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The Science Behind Apigenin


What it is: An antioxidant found naturally in some plants, fruits, and nuts, very similar to resveratrol but easier to absorb, that has been studied for its numerous health benefits.

What it does: An antioxidant found naturally in some plants, fruits, and nuts, very similar to resveratrol but easier to absorb, that has been studied for its numerous health benefits.

What is Apigenin?

Apigenin is a common and widely distributed flavonoid found in a variety of plants. Flavonoids are a class of naturally occurring phytochemicals that are found in plant tissues. Plants use flavonoids to protect themselves from environmental stress, including stress from pathogens and radiation from the sun.

Where can it be found in nature?

Apigenin can be found in chamomile, yarrow, thyme, cherries, tea, olives, broccoli and parsley (especially dried parsley). However, it’s much easier to get a worthwhile amount when taking it in supplement form.

What are its primary functions and benefits?

Apigenin supports healthy ageing. It isn’t just good at protecting plants from external aggressions; it can protect humans as well. Apigenin is an antioxidant, anti-inflammatory, neuroprotective, and cognition-enhancing substance. It has exciting potential in the treatment and prevention of Alzheimer's disease. And, a number of scientific studies have shown apigenin inhibits CD38, one of the main NAD+ degrading enzymes in human tissues.

During ageing, CD38 levels increase in several tissues (including the liver, brain, heart, and kidney), which leads to age-related NAD+ decline. Moreover, increased levels of CD38 during ageing correlate with the development of mitochondrial dysfunction, mediated by reduction of Sirtuin3 and NAD+ activity. Apigenin inhibits CD38 and increases intracellular NAD+ levels, improving the overall healthy functioning of the cellular body.

Why do we use apigenin in our supplements?

We include apigenin in our Booster supplement as it prevents NAD+ decline in the body, thanks to its CD38 inhibiting properties. It's a perfect complement to our NMN product since NMN acts as a direct precursor (a building block) of NAD+, while apigenin slows down and inhibits the breakdown of your NAD+ storage supply. In other words, NAD+ levels can rise when you take apigenin and NMN together. They work as a powerful, healthy ageing combination. If that's not enough, activating sirtuins by NAD+ regulates essential physiological processes, including the circadian rhythm, glucose and fat metabolism, and the healthy ageing process.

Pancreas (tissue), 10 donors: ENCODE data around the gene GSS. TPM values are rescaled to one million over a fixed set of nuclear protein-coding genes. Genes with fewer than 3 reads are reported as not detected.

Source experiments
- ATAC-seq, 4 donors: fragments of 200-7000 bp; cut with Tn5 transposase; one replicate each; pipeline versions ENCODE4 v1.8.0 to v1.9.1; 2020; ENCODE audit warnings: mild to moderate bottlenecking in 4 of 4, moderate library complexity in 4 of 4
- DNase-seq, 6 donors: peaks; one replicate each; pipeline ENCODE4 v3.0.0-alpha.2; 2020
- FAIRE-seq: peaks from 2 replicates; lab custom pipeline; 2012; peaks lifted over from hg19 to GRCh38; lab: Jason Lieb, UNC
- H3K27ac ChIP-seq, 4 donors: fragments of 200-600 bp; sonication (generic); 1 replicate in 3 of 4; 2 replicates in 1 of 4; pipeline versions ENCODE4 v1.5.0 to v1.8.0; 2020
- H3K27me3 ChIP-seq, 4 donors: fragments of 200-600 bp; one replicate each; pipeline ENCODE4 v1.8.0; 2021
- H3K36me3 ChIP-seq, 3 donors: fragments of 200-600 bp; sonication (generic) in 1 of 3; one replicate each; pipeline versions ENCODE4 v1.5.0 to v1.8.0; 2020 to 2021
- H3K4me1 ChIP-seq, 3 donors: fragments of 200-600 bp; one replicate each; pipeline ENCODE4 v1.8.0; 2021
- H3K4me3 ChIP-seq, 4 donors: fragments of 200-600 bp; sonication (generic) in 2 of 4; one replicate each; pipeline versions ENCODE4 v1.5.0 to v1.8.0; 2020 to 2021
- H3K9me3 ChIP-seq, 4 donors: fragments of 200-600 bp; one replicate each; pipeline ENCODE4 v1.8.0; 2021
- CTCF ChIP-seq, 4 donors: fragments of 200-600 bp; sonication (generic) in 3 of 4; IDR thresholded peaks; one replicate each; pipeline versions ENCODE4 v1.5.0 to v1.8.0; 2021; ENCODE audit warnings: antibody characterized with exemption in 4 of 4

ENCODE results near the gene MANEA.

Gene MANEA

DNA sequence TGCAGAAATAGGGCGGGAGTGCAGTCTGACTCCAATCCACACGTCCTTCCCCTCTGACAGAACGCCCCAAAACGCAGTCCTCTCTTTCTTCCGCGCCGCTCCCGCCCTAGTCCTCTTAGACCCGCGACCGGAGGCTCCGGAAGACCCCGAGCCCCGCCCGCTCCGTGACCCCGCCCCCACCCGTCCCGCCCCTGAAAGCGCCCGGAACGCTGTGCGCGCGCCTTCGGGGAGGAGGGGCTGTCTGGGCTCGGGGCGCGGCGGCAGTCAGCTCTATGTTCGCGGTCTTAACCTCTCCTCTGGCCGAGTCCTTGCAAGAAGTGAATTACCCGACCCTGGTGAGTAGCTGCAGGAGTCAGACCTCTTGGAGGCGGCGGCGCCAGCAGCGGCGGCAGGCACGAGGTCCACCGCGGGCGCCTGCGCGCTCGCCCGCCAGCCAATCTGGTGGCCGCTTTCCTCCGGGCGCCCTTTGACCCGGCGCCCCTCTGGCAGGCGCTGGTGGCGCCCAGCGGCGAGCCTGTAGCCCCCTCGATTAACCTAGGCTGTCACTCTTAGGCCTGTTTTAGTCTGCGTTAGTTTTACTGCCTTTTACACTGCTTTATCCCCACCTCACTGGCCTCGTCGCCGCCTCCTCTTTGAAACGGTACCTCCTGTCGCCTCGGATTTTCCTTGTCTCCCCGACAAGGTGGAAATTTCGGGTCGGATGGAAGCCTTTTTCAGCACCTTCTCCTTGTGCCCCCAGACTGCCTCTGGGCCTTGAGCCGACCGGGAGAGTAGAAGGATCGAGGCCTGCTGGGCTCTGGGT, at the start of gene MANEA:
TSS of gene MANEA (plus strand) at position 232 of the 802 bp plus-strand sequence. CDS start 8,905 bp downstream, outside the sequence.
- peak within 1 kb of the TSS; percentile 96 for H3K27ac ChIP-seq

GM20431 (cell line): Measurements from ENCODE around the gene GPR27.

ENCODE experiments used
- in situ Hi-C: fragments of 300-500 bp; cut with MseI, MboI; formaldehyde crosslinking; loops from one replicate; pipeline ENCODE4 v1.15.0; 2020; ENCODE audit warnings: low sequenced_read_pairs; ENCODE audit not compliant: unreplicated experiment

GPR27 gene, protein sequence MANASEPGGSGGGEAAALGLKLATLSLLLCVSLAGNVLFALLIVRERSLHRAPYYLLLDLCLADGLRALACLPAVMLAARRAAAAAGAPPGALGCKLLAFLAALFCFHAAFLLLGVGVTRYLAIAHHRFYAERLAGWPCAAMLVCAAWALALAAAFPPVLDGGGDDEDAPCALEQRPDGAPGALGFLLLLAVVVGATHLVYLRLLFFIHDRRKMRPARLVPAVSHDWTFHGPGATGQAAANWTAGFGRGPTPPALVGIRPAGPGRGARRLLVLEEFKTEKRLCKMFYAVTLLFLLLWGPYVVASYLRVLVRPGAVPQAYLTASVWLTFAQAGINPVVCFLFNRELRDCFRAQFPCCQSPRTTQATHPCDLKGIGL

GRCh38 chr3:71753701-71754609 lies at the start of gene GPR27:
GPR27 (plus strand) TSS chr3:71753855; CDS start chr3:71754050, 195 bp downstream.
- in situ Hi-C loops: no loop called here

1. Barbosa MT, Soares SM, Novak CM, Sinclair D, Levine JA, Aksoy P, Chini EN. The enzyme CD38 (a NAD glycohydrolase, EC is necessary for the development of diet-induced obesity. FASEB J. 2007; 21:3629–39.
  2. Escande C, Nin V, Price NL, Capellini V, Gomes AP, Barbosa MT, O'Neil L, White TA, Sinclair DA, Chini EN. Flavonoid apigenin is an inhibitor of the NAD+ ase CD38: implications for cellular NAD+ metabolism, protein acetylation, and treatment of metabolic syndrome. Diabetes. 2013; 62:1084–93.
  3. Ogura Y, Kitada M, Xu J, Monno I, Koya D,. CD38 inhibition by apigenin ameliorates mitochondrial oxidative stress through restoration of the intracellular NAD+/NADH ratio and Sirt3 activity in renal tubular cells in diabetic rats. Aging (Albany NY). 2020; 12:11325-11336.

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